|Hm, I usually use an X on the border to indicate exactly one of the two cells (same as I do for Star Battle), but it's not terribly visible. I'll have to try bolding the border. |
Thanks for the guides -- getting the push at R1C6 was just what I needed.
|The classic sudoku wasn't indeed just another classic sudoku. It had a very pretty move to see - the one Thomas missed and also, certainly, the one that explains the troubles encountered by the test-solvers since it is really "the one step" that gives the puzzle its difficulty and value. |
You should reach this point without too much trouble - give or take the 6 in R7C4, that is not that easy to spot but it isn't needed in what follows anyway.
Here, you just have to focus on the 9s. Thomas, you were on the right track by targeting them - just, you did not need coloring.
First, note that in region 4, they have to be in row 5 or 6 ; and same in region 6. Therefore, in region 5, they are in either column 4 or 5.
In region 2, 9 also has to be in one of those two columns. And here we are (already) : the only valid cell for a 9 in region 8 is R9C6.
It really wasn't that hard, but as is always the case on such puzzles with an extremely narrow path, you cannot afford to miss a single step. Anyway, the puzzle was a pretty little one, so much more pleasant to solve than the average computer-generated one.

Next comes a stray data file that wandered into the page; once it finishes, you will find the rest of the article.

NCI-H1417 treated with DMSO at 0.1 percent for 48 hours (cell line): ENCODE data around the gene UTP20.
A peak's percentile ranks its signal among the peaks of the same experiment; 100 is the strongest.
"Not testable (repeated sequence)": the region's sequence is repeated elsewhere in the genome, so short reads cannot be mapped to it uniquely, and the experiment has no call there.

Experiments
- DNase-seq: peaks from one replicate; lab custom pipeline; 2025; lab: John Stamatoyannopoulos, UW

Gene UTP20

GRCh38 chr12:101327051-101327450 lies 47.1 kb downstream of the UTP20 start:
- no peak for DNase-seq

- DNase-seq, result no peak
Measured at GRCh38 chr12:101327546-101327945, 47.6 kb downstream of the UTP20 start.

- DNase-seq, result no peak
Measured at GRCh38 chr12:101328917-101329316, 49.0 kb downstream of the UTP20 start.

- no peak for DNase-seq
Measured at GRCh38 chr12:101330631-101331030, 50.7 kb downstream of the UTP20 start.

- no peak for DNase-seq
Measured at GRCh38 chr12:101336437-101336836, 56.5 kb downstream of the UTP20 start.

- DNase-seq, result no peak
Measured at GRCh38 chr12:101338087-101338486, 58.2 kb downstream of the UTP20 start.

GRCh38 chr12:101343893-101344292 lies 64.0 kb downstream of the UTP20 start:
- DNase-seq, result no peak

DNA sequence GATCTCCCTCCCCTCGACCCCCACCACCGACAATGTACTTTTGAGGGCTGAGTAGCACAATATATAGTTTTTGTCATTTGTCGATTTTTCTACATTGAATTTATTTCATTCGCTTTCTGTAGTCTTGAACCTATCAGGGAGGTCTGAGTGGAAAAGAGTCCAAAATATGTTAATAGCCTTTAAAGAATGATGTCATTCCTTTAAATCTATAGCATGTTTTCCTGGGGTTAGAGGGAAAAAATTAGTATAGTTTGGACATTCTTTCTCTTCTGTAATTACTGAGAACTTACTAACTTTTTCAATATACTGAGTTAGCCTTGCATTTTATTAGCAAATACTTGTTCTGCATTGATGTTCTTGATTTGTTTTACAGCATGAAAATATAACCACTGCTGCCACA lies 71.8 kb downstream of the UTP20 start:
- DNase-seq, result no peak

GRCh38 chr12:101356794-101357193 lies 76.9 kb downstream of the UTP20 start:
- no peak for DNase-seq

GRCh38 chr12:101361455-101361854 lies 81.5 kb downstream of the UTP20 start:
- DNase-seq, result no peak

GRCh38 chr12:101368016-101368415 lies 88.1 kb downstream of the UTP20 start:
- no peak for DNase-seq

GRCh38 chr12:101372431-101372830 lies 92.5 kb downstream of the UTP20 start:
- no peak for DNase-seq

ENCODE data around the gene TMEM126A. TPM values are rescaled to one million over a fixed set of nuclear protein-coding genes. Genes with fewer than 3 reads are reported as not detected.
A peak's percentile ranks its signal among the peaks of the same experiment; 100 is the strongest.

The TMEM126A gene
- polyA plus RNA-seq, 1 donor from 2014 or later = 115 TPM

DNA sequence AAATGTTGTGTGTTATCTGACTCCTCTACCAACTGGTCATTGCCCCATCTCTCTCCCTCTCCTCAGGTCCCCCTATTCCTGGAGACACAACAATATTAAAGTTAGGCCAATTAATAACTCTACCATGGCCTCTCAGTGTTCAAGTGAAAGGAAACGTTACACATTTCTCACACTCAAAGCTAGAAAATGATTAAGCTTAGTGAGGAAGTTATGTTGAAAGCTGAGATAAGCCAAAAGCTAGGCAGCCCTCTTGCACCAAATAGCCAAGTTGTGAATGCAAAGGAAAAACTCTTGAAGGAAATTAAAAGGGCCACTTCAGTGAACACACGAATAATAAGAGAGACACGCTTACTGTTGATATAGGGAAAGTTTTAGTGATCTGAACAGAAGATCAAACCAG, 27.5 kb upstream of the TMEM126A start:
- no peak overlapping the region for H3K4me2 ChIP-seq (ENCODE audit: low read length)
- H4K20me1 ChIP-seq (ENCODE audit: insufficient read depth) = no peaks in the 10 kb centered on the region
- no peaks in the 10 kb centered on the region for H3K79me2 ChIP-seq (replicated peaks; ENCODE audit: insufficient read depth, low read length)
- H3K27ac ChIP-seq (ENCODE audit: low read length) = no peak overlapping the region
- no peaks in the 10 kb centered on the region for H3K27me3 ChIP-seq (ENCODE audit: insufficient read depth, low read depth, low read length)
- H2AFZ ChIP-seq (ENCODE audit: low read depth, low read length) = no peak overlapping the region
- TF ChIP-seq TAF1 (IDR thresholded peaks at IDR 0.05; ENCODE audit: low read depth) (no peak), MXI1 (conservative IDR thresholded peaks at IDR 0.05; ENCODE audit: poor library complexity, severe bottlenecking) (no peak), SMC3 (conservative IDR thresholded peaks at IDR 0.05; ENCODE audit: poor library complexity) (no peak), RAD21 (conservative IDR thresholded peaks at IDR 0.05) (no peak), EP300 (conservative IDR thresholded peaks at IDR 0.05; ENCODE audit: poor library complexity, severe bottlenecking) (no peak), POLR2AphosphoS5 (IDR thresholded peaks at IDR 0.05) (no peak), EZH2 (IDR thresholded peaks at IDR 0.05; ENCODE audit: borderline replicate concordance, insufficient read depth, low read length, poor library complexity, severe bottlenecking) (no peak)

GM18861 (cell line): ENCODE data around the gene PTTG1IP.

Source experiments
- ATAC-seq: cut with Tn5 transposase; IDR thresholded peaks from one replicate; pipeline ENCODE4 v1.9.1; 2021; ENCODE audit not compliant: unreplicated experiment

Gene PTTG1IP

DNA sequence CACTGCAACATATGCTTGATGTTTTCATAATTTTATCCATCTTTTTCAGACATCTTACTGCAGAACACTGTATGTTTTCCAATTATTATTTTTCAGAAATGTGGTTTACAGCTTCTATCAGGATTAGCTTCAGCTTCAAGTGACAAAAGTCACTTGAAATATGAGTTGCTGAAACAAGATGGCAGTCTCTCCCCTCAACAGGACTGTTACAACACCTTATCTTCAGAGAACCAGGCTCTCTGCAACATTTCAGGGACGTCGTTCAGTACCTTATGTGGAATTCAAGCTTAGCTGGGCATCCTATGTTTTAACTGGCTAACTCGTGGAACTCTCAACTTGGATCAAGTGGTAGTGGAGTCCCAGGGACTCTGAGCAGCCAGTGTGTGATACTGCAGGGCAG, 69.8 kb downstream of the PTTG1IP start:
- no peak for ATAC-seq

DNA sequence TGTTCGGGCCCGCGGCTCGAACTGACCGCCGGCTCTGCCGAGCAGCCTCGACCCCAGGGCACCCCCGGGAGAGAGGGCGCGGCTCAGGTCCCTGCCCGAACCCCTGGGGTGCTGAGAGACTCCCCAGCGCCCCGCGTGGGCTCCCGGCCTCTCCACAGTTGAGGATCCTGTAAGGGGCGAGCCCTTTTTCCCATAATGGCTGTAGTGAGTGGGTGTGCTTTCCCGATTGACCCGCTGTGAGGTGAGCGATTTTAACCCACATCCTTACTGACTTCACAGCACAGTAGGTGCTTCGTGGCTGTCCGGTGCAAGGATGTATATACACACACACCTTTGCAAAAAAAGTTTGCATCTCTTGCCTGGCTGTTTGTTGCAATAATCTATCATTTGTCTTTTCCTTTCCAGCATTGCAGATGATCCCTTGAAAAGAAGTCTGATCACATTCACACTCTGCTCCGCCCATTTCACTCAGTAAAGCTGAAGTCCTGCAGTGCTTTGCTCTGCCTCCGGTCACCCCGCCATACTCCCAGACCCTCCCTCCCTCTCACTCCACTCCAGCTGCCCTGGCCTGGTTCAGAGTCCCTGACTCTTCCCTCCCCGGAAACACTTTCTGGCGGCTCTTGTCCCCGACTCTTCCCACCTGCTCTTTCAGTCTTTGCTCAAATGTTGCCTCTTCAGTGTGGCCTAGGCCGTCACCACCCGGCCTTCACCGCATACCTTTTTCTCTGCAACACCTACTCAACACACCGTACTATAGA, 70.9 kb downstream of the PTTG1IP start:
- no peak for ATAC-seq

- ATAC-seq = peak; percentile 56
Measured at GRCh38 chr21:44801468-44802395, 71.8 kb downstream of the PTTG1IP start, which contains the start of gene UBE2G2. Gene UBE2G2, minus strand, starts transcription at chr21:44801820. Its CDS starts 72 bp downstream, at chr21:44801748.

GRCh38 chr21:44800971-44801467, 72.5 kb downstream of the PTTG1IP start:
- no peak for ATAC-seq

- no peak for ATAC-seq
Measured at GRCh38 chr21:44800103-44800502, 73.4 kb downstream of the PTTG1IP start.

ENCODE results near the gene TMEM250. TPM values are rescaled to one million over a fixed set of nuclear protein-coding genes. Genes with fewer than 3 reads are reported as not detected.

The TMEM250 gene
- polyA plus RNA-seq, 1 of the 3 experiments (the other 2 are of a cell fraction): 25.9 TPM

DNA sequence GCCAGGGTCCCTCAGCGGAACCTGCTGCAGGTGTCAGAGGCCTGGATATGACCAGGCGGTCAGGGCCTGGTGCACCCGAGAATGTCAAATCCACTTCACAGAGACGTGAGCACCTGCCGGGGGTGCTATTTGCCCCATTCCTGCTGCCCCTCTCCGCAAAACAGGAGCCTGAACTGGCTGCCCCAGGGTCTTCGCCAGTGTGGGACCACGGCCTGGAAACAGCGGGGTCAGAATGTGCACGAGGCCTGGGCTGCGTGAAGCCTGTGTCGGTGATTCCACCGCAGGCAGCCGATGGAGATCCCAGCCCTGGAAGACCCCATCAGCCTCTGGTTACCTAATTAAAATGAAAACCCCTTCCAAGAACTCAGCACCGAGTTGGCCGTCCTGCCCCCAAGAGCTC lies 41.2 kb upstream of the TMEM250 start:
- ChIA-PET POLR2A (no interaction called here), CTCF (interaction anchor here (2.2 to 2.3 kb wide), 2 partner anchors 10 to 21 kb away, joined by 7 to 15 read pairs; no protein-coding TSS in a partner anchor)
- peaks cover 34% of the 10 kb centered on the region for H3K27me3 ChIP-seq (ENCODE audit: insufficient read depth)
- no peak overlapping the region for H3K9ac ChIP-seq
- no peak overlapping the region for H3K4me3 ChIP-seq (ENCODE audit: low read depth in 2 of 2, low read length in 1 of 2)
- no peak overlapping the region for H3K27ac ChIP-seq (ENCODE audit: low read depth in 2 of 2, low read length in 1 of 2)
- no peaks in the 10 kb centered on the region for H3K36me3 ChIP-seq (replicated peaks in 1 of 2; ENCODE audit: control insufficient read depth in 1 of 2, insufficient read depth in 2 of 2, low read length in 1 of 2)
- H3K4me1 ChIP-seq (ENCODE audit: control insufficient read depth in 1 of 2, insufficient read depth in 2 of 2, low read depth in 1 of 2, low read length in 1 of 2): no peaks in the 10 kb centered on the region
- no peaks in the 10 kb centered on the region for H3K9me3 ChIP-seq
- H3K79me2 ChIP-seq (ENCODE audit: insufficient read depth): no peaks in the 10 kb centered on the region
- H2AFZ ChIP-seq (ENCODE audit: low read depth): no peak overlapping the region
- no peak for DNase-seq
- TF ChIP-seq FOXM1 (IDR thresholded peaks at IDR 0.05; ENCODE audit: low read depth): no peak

|That's a really nice demonstration on the sudoku's sticking point. I caught the same simple step when I solved it after the test. Often my eye catches the right digit to search, but not the simplest way to find use it (fastest, but not simplest). Here I failed to have the existing note in column 9 about a 9 in box 6, but reconstructed what I needed from just considering the effect of a 9 in R9C7 (which is bad!).|
|My approach on the Gapped Kakuro was actually center before left, which meant I didn't have the benefit of knowing the 6 in the middle row. |
What I noticed is that the columns of 40 and 43 mean that you need two 9s and two 7s in those columns. The 16 accounts for one of each, and the 15 accounts for at most one of the other. So where's the fourth? It turns out you can eliminate it from all the rows except for the 2-cell 9 clue -- and putting the 7 there leads to a contradiction.